I could not have chosen a more opportune time to select two new books, The Fifth Risk by Michael Lewis and FEAR by Bob Woodward.
The Fifth Risk dissects the destruction by the Trump Administration of critical government departments responsible for the day-to-day seamless management of the affairs of government. The Woodward book, FEAR, discusses the dysfunction within the Trump White House.
The take away of these two books unfortunately is a cliché, “No one is home.”
Lewis and Woodward are established journalists.The books are not “tell all ” but well researched and sourced. The consensus on the chaos in government and the serious threats posed to the nation by these respected journalists makes the disclosures even more disturbing.
The timing of the release of The Fifth Risk and FEAR is prescient. They are “current events.”
Doris Kearn’s Goodwin’s excellence as a presidential historian makes her eminently qualified for this sweeping analysis of the commonality of the leadership attributes of Lincoln, TR, FDR and LBJ. LEADERSHIP IN TURBULENT TIMES is an insightful read particularly against the backdrop of the Trump administration.
The book creates a longing for the greatness and generational accomplishments of these historic presidential icons. Goodwin’s perspective derives from years of intimate presidential research that is evidenced so acutely in her writing that you can imagine her knowing all of these them personally. That was specifically the case of Lyndon Johnson. A side note on LBJ. Goodwin gives him no slack on Vietnam but the utmost of accolades for his leadership on civil rights, voting rights and Medicare.
Even if you have not read Goodwin’s other presidential books you will find that her craftsmanship makes LEADERSHIP IN TURBULENT TIMES a complete read. For those who have followed her work the book is even more compelling.
Doris Kearns Goodwin: Lyndon Johnson and the American Dream, No Ordinary Time, Franklin and Eleanor Roosevelt, Team of Rivals, The Bully Pulpit. ( For overviews of the aforementioned search gordonsgoodreads).
Jon Meacham has the academic prowess to place complicated issues into perspective through solid historical research. Meacham has accomplished this once again in his new book THE SOUL OF AMERICA. He removes a little worry and considerable angst from those who are gravely concerned about Washington, D.C. and President Trump. This is an important read for all concerned American Citizens.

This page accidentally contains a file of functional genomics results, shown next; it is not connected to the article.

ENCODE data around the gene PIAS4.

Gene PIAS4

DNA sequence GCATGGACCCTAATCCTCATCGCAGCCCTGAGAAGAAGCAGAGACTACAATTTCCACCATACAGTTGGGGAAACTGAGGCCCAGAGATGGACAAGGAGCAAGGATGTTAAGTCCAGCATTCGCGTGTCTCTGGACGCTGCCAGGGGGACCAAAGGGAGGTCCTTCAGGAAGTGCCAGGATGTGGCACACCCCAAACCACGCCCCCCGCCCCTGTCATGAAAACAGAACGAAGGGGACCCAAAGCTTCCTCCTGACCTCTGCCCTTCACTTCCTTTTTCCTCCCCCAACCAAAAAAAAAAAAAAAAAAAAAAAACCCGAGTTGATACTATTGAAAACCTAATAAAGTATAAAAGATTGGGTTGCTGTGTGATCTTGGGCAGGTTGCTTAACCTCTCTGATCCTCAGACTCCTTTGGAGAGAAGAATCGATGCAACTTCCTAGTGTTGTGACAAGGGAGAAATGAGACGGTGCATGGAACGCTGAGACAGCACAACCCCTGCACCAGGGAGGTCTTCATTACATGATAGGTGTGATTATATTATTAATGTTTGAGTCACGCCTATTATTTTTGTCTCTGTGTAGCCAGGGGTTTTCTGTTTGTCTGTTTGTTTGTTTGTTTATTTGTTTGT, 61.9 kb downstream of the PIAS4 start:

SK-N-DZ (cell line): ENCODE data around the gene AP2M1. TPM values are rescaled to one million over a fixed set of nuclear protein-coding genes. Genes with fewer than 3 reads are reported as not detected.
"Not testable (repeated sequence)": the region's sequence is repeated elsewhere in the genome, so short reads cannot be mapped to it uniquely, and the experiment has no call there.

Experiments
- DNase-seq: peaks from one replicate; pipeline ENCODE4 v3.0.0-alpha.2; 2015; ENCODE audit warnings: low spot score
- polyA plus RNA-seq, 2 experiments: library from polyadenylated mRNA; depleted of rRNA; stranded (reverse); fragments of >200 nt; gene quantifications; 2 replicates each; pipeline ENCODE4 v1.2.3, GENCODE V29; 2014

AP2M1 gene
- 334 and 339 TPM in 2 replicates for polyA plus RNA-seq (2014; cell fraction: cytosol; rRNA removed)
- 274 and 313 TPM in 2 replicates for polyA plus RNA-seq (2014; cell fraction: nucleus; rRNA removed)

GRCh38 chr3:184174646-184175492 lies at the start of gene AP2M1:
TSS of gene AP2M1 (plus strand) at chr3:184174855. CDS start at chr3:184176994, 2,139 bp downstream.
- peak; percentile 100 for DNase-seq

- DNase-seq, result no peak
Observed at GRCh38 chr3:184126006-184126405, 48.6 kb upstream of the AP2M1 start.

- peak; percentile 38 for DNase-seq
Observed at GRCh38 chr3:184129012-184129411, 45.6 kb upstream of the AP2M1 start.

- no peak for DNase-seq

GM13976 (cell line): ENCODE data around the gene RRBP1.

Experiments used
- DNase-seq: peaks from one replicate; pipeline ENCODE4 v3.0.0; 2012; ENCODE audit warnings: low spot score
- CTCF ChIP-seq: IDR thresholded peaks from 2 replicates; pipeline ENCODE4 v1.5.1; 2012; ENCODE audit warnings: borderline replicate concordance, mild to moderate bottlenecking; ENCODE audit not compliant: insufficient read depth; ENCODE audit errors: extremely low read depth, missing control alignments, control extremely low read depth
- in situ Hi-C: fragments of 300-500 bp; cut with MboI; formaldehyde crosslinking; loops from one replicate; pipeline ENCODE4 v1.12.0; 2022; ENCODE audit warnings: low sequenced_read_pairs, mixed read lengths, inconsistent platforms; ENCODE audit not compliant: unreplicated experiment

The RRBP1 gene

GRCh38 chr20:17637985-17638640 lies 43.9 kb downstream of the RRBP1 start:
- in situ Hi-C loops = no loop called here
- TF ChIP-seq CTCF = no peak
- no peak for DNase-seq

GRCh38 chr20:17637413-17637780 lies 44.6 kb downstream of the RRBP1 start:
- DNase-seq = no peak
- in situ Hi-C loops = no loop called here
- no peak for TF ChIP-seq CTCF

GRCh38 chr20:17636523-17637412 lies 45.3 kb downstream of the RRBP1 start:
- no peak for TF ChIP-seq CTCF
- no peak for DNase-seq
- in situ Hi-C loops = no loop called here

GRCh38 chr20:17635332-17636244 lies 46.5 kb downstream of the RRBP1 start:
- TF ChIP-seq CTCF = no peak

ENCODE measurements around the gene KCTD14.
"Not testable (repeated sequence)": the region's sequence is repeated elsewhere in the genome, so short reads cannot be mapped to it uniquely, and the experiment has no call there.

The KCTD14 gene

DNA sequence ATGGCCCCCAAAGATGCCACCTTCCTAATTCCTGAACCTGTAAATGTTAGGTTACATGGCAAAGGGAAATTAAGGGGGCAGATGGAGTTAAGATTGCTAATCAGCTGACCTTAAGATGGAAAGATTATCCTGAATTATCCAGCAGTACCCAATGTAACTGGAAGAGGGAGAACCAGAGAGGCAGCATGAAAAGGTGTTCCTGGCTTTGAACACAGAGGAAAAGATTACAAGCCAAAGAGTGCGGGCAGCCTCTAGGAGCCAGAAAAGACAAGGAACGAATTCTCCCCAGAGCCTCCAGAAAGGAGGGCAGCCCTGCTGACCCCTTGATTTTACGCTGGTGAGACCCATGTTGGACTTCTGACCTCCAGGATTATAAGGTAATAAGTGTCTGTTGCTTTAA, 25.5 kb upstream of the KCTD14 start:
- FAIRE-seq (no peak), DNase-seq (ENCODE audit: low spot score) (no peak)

THE SOUL OF AMERICA is extremely well structured and I have chosen two paragraphs in hopes that I may entice you to read this work.
“Yes, much of the nation’s fate lies in the hands of the president, but the voters have the ultimate authority. The country has to awaken every now and then to the fact that the people are responsible for the government they get. And when they elect a man to the presidency who doesn’t take care of the job, they’ve got nobody to blame but themselves.” ( Harry S. Truman, post presidential notes. )
” We have managed , however, to survive the crisis and vicissitudes of history. Our brightest hours are almost never as bright as we like to think; our glummest moments are rarely irredeemable as they feel at the time. How, then, in an hour of anxiety about the future of the country, at a time when a president of the United States appears determined to undermine the rule of law, a free press, and the sense of hope essential to American life, can those with deep concerns about the nation’s future enlist on the side of the angels?” (Jon Meacham)
After reading the perspective drawn from the pages of the SOUL OF AMERICA, I am betting that our “better angels” will enter the arena and prevail.
This is a personal Memoir by the editor of Gordon’s Good Reads. Rocky Road To Dublin is now available at Amazon.
A young boy grows up during period of innocence in the womb of a small Massachusetts town. His bucolic world implodes with the tragic death of his mother opening the pathway to an incredible story of trust and love between a father and son.